The Veterinary School Tips Every Student Needs To Know
So you’ve made it to vet school. Congratulations!
After a lot of hard work, you’ve got that vet school offer and are now working towards a fulfilling and exciting career. But getting through vet school and reaching your academic goals isn’t a simple feat- the work is far from over!
In this article, we’ve compiled some of the top advice from the brightest and best on what they think you should know about vet school- and how you can make it through with your sanity intact.
Read on to check out our veterinary school tips.
Dr. Lianne Mellin
Dr. Lianne is a mixed practice General Practitioner, and a recent graduate from the University of Queensland, Australia.
When it comes to vet school, she encourages students to get fully involved in student life.
‘I think it’s important for new vet students to embrace all sides of vet school – not just study! By joining different groups and going to events, they’re able to work on soft skills which are so helpful when you’re working as a vet… and vet school is way more fun!’
She also thinks it is important for students to be confident- something that can be difficult when you’re also surrounded by highly driven and talented students.
‘Have you ever looked at a final year vet student or a clinician and thought: how am I ever going to know as much information as they do? Because I have.’
‘I have been there. I have doubted myself year after year. I know how it feels.’
‘But, I have also realized my accomplishments. I want you to think back to the very first day you started vet school (or whatever journey you are on). How much more information do you know now than you did then? It’s empowering, isn’t it?!’
Niamh Dunne-Mason is a mature veterinary student at Nottingham Vet School, England.
When it comes to veterinary school tips, Niamh advises students to take their revision seriously from the get-go.
‘Start making notes and revision material from day one. The worst thing I found was falling behind with work and having months to catch up on.’
‘The earlier you get on top of it, the better you’ll feel about doing work. It’s inevitable that some lectures will get missed but the earlier you start, you’re giving yourself the best chance’
Dr. May Yean Chua
Dr. May Yean is a recent graduate from the University of Cambridge, England.
When it comes to vet school, Dr. May believes planning is key.
‘Get a planner to stay organized, be it a physical planner or a phone app, schedule in your lectures, practicals, and also social time to make the most of your time during university.’ she says.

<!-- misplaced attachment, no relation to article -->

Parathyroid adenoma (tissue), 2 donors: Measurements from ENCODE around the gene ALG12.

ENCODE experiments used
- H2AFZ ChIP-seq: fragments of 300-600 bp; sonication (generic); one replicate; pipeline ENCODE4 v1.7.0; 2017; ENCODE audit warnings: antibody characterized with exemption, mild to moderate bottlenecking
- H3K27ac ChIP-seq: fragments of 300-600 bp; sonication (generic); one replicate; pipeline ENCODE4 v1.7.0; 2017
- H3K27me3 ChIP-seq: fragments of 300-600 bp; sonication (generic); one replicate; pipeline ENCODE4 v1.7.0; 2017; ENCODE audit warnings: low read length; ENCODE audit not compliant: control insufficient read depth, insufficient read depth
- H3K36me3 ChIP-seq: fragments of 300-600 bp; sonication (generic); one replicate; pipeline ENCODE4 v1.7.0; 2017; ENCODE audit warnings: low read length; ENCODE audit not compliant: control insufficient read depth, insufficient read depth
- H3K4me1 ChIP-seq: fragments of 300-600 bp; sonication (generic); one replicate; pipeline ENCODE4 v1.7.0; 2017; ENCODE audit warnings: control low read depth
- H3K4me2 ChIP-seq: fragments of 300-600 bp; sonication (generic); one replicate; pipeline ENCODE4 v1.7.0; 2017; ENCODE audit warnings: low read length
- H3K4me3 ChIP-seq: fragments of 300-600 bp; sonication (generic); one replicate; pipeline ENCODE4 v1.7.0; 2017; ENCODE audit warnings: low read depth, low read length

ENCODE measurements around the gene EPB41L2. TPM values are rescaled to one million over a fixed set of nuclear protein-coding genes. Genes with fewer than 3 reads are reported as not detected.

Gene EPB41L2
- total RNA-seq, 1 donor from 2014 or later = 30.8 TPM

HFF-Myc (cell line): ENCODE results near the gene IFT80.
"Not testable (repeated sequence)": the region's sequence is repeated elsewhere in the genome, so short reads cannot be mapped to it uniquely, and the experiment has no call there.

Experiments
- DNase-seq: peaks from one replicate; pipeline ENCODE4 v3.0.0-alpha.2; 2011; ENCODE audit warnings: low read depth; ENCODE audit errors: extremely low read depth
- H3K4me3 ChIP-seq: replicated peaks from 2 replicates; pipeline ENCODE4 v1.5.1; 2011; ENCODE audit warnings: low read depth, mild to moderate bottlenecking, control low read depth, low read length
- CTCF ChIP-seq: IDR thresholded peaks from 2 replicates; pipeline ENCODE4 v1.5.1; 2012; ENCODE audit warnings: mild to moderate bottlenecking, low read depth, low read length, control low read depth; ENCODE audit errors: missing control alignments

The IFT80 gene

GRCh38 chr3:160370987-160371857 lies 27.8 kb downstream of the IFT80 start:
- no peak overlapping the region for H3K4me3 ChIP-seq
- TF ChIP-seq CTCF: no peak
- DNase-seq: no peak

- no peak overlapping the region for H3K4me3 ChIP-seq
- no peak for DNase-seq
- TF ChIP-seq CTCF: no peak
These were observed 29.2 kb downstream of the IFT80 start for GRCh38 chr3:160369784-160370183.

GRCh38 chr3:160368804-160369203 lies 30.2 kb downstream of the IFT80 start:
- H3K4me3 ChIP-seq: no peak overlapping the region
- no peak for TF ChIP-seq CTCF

‘Try not to stress about learning everything! You’ll soon realize that there is an infinite amount of material to learn in veterinary medicine.’
‘Also prepare to make mistakes! Adopt the growth mindset and embrace failure. You won’t get things right the first time (clinical skill, exams, etc) and that is okay! Any mistakes made is a building block towards getting better at that topic and skill, and the more you do that topic or skill, the better and more confident you’ll become.’
Dr. Moriah McCauley
Dr. Moriah McCauley is a graduate of the Royal (dick) School of Veterinary Studies in Edinburgh, Scotland. She is now working back in her native US.
Dr. McCauley implores students to get a mentor to help them through vet school (and beyond) early on in their careers.
‘You should always strive for these three forms of mentorship at any given point in your career, to ensure you are continually developing.’
‘You should have a mentor who is more experienced/knowledgeable than you, a mentee who is someone less experienced/knowledgeable than you, and also a peer mentor, who is someone on the same level.’
Dr. McCauley also stresses the importance of proper self-care.
‘How you care for yourself now (in vet school) is setting up patterns to how you will care for yourself after graduation.’
‘Learn to recognize the limits of your comfort zones. It’s the first step in understanding when you can further challenge yourself or when you need to take a step back.’
Amanda is a 3rd-year vet student at the Ontario Veterinary College, Canada. She has an interest in Dentistry and Small Animal Surgery.
Though she loves student life, she warns vet students about not becoming too consumed by their studies.
‘Vet school is an important part of your life, but it isn’t your whole life.’
‘Don’t forget to take breaks and enjoy life outside of the program!’
Jess is a vet student at Massey University, New Zealand.
In her experience, it can be really easy to get caught up in the pressures of vet school.
‘I know there have been many days and weeks in the past 4 years where I have woken up extremely cynical, not wanting to do any work, or feeling like doing the bare minimum just to get by. It can be really hard to shift this mindset because at times it is a really difficult degree.’
‘Despite the many assignments, the exams, the long days, the placements – continue to keep in mind that every challenge is teaching you how to be the best vet you can be.’
‘I know it can be hard to see the bright side sometimes, but every test gets you closer to your dreams. Just by being a vet student, you are being incredibly kind and selfless, dedicating your time to learn about and help animals who cannot help themselves. Don’t lose sight of that.’
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